Brands have long been able to bid for the premier slot at the top left of Amazon’s listings, but during the pandemic the online retailer has begun using this position for its private-label items, raising antitrust concerns.

Until recently, when Amazon customers typed “melatonin” into the site’s search bar, a variety of sleep supplements would appear in the most coveted real estate on the listings results — top left on the first page.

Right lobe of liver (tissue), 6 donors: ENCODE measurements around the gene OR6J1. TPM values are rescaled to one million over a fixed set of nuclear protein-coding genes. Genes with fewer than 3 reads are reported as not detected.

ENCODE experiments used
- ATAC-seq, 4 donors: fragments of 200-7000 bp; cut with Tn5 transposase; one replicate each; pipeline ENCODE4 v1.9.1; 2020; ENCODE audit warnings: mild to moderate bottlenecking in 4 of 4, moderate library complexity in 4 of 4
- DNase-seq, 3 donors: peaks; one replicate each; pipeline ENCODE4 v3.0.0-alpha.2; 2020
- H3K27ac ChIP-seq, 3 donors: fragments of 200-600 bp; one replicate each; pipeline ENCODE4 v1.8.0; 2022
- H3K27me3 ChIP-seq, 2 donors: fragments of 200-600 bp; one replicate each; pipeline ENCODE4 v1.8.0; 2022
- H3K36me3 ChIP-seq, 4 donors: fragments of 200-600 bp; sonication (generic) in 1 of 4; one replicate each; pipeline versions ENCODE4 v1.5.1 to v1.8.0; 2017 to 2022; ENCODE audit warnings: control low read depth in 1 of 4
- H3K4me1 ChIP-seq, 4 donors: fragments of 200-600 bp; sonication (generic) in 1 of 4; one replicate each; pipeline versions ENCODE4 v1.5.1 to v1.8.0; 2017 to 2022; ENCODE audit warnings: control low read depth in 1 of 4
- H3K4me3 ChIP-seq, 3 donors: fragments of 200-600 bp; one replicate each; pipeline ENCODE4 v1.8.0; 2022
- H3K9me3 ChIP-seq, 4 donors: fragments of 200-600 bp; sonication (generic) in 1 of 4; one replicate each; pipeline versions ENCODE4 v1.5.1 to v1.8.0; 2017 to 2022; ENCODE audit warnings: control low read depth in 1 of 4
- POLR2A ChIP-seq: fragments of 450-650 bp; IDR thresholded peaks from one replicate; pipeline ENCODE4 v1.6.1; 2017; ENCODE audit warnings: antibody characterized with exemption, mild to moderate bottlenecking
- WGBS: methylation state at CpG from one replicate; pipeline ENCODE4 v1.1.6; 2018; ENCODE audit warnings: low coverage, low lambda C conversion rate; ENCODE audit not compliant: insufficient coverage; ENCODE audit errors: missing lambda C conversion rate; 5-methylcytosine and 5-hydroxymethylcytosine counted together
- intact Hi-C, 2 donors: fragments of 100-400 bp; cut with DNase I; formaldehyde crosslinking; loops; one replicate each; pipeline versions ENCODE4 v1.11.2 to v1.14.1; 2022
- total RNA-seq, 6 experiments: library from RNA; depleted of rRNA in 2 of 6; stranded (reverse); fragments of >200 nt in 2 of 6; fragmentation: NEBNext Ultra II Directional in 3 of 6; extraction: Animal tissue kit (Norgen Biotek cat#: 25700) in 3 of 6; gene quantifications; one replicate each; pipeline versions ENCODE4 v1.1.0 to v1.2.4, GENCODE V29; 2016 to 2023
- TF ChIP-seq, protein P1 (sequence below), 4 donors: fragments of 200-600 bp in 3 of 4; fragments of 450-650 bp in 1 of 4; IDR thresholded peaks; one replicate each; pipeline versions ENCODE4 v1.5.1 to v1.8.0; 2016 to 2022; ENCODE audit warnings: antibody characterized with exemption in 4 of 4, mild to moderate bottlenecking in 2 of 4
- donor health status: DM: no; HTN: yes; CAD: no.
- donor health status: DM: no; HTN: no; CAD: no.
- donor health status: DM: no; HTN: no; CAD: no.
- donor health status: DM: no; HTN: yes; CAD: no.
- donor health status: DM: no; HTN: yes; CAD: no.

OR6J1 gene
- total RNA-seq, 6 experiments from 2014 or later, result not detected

One of consultant Jason Boyce’s clients, a seller of natural supplements, often sought to outbid competitors for the best spots by promising Amazon about $6 each time someone clicked on the product. While the brand never attained the top left slot, it regularly landed in the top row. But in late March, Boyce noticed that Amazon’s own brand, Solimo, had taken over the top left, while his client’s product had been bumped to a lower row. Then Boyce typed “ground coffee” in the search bar, only to find AmazonFresh Colombia ground coffee in the top left, pushing down another client.

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